Ei­sai’s ex­pand­ed Alzheimer’s da­ta leave open ques­tions about safe­ty and clin­i­cal ben­e­fit

Researchers still have key questions about Eisai’s investigational Alzheimer’s drug lecanemab following the publication of more Phase III data in the New England Journal of Medicine Tuesday night.

In the paper, which was released in conjunction with presentations at an Alzheimer’s conference, trial investigators write that a definition of clinical meaningfulness “has not been established.” And the relative lack of new information, following topline data unveiled in September, left experts asking for more — setting up a potential showdown to precisely define how big a difference the drug makes in patients’ lives.

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Paul Hudson, Sanofi CEO (Romuald Meigneux/Sipa via AP Images)

Sanofi and DN­Di aim to elim­i­nate sleep­ing sick­ness in Africa with promis­ing Ph II/III re­sults for new drug

The Drugs for Neglected Diseases initiative (DNDi) and Sanofi today said that their potential sleeping sickness treatment saw success rates of up to 95% from a Phase II/III study investigating the safety and efficacy of single-dose acoziborole.

The potentially transformative treatment for sleeping sickness would mainly be targeted at African countries, according to data published today in The Lancet Infectious Diseases medical journal. The clinical trial was led by DNDi and its partners in the Democratic Republic of the Congo (DRC) and Guinea, with the authors noting:

Illustration: Assistant Editor Kathy Wong for Endpoints News

Twit­ter dis­ar­ray con­tin­ues as phar­ma ad­ver­tis­ers ex­tend paus­es and look around for op­tions, but keep tweet­ing

Pharma advertisers on Twitter are done — at least for now. Ad spending among the previous top spenders flattened even further last week, according to the latest data from ad tracker Pathmatics, amid ongoing turmoil after billionaire boss Elon Musk’s takeover now one month ago.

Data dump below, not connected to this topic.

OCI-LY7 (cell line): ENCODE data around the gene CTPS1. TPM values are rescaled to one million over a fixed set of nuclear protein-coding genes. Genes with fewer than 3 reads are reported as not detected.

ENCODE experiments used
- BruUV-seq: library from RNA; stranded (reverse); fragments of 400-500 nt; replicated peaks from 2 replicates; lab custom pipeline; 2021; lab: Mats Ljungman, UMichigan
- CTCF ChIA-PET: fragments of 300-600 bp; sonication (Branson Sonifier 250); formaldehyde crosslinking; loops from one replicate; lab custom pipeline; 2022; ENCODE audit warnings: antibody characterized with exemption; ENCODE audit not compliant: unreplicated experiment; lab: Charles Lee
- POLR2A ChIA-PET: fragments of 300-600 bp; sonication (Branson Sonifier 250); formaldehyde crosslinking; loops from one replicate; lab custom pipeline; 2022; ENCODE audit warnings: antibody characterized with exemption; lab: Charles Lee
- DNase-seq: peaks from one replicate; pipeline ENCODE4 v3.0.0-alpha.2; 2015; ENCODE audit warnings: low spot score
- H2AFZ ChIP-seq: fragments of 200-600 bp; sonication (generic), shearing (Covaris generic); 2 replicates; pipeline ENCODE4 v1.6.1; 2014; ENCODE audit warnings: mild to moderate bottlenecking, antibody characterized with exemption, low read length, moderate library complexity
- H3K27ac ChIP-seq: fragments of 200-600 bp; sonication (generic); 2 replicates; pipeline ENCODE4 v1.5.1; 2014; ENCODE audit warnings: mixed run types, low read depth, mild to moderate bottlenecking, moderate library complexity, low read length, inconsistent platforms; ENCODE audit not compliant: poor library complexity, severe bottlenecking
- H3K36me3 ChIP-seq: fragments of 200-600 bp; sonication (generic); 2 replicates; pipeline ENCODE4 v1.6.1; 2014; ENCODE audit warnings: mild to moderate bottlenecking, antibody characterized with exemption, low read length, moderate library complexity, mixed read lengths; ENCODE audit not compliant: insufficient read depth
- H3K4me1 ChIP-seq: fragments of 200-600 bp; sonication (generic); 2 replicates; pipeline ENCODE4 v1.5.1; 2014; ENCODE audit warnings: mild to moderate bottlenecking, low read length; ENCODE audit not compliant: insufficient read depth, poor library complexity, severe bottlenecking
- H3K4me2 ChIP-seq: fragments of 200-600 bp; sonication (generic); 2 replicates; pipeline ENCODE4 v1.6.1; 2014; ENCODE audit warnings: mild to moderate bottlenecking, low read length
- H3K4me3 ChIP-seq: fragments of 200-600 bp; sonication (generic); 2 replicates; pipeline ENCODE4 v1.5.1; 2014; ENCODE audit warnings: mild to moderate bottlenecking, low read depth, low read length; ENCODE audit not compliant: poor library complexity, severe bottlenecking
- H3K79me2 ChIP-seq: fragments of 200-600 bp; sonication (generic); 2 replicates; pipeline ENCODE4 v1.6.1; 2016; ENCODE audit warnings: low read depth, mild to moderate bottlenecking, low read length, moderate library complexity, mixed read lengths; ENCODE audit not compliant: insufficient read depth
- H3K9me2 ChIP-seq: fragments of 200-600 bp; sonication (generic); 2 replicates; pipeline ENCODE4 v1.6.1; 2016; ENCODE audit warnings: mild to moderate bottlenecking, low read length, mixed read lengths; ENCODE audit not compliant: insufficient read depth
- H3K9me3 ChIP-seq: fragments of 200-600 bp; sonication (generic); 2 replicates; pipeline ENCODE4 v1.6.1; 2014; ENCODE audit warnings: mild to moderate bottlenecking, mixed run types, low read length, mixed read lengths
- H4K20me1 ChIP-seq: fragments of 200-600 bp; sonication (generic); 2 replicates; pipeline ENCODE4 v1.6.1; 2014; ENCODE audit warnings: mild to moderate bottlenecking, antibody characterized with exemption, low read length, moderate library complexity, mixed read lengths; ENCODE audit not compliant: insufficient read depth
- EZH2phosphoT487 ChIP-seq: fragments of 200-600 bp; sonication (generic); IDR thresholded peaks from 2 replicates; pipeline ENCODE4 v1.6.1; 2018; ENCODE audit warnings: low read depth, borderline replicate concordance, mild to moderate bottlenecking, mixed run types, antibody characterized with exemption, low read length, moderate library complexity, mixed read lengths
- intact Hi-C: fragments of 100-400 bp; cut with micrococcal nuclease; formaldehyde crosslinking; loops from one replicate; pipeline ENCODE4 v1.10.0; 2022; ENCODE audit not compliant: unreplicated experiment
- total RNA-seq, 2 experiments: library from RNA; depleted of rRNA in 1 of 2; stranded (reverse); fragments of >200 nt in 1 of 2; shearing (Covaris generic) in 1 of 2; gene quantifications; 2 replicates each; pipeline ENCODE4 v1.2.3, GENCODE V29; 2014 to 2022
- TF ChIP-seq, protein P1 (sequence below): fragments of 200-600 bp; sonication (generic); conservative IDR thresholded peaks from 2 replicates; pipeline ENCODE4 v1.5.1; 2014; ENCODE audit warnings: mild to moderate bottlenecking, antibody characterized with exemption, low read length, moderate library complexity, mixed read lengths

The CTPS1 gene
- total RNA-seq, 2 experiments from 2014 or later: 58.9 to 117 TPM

Among 18 top advertisers tracked for Endpoints News, only two are spending: GSK and Bayer. GSK spending for the full week through Sunday was minimal at just under $1,900. Meanwhile, German drugmaker Bayer remains the industry outlier upping its spending to $499,000 last week from $480,000 the previous week. Bayer’s spending also marks a big increase from a month ago and before the Musk takeover, when it spent $16,000 per week.

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Vi­a­tris with­draws ac­cel­er­at­ed ap­proval for top­i­cal an­timi­cro­bial 24 years lat­er

After 24 years without confirming clinical benefit, the FDA announced Tuesday morning that Viatris (formed via Mylan and Pfizer’s Upjohn) has decided to withdraw a topical antimicrobial agent, Sulfamylon (mafenide acetate), after the company said conducting a confirmatory study was not feasible.

Sulfamylon first won FDA’s accelerated nod in 1998 as a topical burn treatment, with the FDA noting that last December, Mylan told the agency that it wasn’t running the trial.

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Emily Leproust, Twist Bioscience CEO

Twist Bio­science’s 'fac­to­ry of the fu­ture' in Ore­gon could de­liv­er with com­pet­i­tive pric­ing, SVB Se­cu­ri­ties says

The synthetic DNA manufacturer Twist Bioscience has given a peek behind the curtain to several analysts into its “factory of the future” as well as insight into the cost structure, workflow and technology at the site.

The 110,000-square-foot manufacturing site in the city of Wilsonville, OR, just south of Portland, which was announced back in 2020, will double Twist’s production capacity and bring around 400 jobs to the area.

Lex­i­con slams FDA over hear­ing de­nial fol­low­ing a CRL for its SGLT2 in­hibitor can­di­date

Lexicon Pharmaceutical is not giving up on its Type I diabetes candidate, despite FDA’s repeated rejections. This week the company laid out is argument again for a hearing on sotagliflozin in response to the FDA’s most recent denial.

The issue goes back to March 2019 when the FDA made very clear to Lexicon and its now departed partner Sanofi that it would not approve their application for a potential Type I diabetes drug because it does not appear to be safe.